If you want to hear scary stories about former players suffering concussions, the Pro Football Hall of Fame induction weekend might be a pretty good place to start.
Via ESPN’s Mike Rodak, we hear the story from Buffalo Bills quarterback and Hall of Famer Jim Kelly, who said he played the entire fourth quarter of Super Bowl XXVI with a concussion. The Bills lost to the Washington Redskins, 37-24, in the game on Jan. 26, 1992 at the Metrodome in Minneapolis that day.
He finished the game 28-of-58 passing for 275 yards, with two touchdowns (both of which came in the fourth quarter) and four interceptions in the loss. The old cliché about it being a game to forget rings pretty hollow when you hear Kelly’s scary words now about that day 24 years ago.
Kelly said he still has no recollection at all of that entire quarter and didn’t know where he was after the game ended. Even scarier: Kelly said he even went back to the wrong hotel after the game.
After throwing a pick early in the fourth that led to a 37-10 Redskins lead with just under 12 minutes left, Kelly led touchdown drives of 79 and 50 yards to make the final score more respectable. But he also had been knocked out of the game at the start of that first TD drive in the quarter, replaced by backup Frank Reich for one play before coming back in to lead the two scores. Reich replaced Kelly for good on the Bills’ final drive in the waning seconds once the game was academic.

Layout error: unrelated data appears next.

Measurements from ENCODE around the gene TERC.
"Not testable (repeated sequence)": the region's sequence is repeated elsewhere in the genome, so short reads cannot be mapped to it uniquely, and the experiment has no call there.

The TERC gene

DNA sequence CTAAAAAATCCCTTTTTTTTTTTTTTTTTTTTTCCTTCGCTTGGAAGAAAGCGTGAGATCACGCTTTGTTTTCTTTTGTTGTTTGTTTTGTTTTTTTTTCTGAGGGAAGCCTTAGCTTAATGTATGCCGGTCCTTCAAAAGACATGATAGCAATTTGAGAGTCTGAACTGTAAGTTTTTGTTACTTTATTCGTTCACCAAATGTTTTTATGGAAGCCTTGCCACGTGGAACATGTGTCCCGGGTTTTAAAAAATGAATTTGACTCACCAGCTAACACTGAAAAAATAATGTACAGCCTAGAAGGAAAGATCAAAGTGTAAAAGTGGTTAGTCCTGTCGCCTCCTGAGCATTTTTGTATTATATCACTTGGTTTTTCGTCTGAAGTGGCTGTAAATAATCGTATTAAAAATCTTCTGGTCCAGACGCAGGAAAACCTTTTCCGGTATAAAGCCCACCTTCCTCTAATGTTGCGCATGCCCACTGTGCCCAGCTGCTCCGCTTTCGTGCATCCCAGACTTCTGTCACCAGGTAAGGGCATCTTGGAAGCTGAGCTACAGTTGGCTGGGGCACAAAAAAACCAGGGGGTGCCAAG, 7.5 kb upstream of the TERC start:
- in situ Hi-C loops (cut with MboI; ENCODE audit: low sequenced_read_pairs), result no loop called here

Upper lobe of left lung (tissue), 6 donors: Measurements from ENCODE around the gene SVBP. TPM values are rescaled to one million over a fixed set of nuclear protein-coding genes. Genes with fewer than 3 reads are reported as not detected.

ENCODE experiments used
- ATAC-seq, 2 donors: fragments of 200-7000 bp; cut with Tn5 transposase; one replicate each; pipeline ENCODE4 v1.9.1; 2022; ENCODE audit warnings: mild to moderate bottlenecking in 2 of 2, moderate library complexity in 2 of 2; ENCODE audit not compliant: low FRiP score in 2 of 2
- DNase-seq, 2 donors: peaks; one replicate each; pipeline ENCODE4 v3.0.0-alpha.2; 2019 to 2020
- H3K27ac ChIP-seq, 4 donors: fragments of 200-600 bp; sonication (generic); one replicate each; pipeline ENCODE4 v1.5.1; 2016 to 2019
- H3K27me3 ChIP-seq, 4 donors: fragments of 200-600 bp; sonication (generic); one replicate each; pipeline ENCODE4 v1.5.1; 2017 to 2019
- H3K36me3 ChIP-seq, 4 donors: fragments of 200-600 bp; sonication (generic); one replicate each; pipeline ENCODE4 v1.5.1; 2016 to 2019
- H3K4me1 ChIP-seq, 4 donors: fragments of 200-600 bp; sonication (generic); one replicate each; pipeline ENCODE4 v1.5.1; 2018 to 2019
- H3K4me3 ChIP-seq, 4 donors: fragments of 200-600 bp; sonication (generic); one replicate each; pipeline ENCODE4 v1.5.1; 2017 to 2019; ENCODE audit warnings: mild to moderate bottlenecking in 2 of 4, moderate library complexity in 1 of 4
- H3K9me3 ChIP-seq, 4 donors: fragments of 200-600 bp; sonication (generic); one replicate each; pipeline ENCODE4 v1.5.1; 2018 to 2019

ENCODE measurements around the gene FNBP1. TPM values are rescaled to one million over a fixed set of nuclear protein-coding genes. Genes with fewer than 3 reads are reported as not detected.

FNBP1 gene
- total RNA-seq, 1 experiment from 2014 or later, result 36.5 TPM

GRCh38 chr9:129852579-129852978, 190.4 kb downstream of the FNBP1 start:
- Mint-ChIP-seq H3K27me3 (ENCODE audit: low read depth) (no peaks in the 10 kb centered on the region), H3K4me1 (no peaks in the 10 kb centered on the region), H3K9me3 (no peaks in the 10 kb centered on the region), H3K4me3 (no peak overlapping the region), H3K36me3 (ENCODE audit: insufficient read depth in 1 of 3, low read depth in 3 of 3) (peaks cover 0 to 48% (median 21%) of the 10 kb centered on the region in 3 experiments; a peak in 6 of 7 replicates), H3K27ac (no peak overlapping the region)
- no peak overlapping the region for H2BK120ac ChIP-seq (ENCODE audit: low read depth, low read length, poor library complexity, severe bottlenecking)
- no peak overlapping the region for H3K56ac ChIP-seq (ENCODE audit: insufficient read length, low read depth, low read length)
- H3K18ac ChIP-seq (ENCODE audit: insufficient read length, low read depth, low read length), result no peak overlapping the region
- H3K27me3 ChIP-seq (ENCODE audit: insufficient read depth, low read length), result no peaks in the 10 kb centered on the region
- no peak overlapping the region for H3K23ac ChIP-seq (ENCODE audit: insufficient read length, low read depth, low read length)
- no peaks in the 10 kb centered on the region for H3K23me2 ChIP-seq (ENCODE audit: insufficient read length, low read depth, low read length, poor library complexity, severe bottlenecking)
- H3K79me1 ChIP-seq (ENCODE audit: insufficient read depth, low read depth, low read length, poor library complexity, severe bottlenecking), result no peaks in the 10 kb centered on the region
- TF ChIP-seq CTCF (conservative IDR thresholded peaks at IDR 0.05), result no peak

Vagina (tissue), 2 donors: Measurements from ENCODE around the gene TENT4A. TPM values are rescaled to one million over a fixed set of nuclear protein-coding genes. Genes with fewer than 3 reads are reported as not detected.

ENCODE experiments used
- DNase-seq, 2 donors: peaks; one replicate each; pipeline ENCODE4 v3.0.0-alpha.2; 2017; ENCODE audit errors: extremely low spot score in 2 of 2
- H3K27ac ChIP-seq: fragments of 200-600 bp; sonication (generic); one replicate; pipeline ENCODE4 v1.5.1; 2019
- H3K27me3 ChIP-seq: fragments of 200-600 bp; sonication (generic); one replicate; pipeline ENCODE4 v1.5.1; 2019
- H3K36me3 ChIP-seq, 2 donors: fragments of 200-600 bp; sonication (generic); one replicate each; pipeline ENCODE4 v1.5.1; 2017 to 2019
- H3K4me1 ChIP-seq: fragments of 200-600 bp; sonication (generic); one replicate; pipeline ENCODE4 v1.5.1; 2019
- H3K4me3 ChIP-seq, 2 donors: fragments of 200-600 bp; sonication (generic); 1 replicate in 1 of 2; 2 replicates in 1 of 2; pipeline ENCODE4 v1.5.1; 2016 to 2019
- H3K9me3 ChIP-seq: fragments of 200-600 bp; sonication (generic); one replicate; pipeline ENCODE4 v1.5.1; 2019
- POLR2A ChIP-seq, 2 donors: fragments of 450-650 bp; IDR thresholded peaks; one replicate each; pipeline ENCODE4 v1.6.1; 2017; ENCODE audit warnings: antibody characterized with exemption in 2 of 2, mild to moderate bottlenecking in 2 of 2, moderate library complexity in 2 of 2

Kelly played five more years in the NFL and took a beating in his final year of 1996, retiring after that season but briefly considering a comeback with the Baltimore Ravens in 1997 before settling into an announcing role. Kelly famously has suffered after his career ended, too, being diagnosed with cancer in 2013 — with multiple rounds of chemotherapy — and MRSA in 2014 before being declared cancer-free thereafter.
Although Kelly has talked about the effects he suffered in that Super Bowl before, begging Roger Goodell and the NFL to do more to help player safety, these details are absolutely frightening. Former teammate and fellow Hall of Famer Thurman Thomas said back in April that he had suffered from memory loss and mood swings.
The Hall of Fame weekend is a time for storytelling about the glory of football yore. But some of the stories that come out are downright scary knowing what we know today about the severe dangers of head trauma and repeated concussions.
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